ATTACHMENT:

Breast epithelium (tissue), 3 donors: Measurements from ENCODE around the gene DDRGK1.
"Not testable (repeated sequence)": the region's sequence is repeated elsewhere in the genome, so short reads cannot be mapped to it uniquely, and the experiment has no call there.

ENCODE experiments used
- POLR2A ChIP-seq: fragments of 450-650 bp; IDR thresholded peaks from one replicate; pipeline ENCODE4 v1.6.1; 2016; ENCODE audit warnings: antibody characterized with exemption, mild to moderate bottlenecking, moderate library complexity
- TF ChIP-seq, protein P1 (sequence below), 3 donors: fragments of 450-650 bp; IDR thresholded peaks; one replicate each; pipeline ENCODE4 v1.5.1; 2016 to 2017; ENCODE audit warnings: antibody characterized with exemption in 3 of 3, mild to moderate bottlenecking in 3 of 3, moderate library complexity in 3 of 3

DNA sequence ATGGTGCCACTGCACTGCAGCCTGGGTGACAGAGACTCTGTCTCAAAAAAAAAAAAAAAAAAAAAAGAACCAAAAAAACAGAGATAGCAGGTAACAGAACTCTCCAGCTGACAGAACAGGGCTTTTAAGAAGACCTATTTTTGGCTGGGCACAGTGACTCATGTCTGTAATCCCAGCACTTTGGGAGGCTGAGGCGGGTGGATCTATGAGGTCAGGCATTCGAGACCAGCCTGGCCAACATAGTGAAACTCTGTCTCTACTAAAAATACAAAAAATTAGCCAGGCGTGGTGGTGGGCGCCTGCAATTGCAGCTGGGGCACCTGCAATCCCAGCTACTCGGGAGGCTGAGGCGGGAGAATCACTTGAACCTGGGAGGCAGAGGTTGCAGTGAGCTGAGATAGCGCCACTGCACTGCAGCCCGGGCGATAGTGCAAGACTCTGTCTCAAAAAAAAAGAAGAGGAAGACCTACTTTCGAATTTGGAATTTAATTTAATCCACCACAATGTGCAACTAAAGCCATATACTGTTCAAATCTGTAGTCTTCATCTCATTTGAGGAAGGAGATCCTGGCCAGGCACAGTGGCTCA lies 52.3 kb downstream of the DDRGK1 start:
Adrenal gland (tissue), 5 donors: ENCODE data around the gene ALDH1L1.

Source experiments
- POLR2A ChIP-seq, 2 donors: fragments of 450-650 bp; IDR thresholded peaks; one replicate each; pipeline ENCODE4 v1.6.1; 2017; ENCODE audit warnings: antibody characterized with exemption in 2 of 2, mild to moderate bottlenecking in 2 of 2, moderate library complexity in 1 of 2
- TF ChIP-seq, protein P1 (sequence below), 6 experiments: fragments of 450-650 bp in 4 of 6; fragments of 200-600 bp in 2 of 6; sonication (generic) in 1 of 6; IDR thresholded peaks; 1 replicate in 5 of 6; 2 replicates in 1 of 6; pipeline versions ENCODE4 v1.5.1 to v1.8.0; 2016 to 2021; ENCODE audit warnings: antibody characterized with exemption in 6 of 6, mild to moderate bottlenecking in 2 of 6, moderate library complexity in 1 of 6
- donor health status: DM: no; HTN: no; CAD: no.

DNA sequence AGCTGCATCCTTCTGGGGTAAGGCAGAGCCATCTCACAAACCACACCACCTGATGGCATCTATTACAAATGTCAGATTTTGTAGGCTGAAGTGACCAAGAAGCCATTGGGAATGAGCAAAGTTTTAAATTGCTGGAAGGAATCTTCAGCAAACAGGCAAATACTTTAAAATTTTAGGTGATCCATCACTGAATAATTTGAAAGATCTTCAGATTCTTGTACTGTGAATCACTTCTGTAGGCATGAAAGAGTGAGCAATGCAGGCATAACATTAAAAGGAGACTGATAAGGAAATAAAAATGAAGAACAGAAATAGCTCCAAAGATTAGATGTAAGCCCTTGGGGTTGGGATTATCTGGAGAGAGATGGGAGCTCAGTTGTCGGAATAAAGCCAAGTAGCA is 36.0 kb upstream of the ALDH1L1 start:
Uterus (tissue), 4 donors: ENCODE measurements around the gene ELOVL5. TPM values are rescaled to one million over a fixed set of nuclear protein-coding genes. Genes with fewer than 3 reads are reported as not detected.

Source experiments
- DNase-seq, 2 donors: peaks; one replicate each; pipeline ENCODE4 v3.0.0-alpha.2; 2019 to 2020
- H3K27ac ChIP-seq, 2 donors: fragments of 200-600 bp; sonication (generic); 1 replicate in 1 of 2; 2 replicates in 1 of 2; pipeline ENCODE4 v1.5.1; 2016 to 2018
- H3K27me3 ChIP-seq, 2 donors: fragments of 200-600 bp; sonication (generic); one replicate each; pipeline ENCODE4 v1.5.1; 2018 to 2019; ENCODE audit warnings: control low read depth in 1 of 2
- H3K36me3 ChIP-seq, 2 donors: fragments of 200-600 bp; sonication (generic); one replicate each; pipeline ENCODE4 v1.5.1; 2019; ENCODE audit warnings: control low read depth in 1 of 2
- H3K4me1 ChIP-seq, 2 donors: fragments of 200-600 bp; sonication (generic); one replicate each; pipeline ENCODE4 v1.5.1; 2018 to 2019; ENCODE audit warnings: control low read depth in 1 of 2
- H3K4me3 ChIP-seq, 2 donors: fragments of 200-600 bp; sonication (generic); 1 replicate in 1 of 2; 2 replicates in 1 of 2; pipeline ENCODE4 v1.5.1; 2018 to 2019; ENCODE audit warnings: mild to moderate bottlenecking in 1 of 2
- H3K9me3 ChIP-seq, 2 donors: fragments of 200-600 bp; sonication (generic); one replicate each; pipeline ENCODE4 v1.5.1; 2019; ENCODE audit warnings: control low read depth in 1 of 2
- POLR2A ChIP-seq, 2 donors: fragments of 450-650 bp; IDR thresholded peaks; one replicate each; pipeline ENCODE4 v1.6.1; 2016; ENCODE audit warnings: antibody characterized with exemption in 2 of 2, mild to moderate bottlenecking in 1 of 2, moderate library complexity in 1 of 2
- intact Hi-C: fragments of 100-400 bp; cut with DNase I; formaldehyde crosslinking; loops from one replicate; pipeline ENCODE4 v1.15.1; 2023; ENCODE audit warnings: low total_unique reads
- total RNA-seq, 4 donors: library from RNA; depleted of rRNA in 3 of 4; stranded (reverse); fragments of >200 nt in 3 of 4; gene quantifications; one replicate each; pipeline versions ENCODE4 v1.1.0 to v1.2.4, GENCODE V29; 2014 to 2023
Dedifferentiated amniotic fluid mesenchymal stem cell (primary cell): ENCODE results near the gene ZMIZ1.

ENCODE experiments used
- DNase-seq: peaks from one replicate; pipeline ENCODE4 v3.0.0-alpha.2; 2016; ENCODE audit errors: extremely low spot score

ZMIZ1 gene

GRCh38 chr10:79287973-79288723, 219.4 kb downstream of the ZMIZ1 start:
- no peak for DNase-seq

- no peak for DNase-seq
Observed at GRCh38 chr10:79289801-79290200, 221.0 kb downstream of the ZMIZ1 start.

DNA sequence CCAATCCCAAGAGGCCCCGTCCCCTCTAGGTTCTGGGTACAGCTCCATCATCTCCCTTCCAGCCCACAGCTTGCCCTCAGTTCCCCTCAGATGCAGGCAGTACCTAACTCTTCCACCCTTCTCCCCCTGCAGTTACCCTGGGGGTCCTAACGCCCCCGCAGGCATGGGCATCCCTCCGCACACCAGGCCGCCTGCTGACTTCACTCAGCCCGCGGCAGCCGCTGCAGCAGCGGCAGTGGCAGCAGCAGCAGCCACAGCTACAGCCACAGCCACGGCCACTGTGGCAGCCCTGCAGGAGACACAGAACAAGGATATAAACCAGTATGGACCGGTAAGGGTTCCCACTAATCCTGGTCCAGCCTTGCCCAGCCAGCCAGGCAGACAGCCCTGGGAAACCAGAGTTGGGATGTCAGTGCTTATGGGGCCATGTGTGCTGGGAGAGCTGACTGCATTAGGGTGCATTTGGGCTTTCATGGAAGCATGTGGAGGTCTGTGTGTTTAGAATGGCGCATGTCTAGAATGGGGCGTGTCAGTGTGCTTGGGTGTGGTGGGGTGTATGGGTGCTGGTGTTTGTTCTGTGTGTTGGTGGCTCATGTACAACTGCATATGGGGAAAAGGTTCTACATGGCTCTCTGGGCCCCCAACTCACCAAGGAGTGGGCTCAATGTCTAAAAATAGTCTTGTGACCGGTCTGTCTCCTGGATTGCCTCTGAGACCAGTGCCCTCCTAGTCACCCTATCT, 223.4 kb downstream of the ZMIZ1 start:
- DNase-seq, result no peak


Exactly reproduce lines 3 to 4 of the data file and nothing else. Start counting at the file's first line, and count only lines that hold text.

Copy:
ENCODE experiments used
- POLR2A ChIP-seq: fragments of 450-650 bp; IDR thresholded peaks from one replicate; pipeline ENCODE4 v1.6.1; 2016; ENCODE audit warnings: antibody characterized with exemption, mild to moderate bottlenecking, moderate library complexity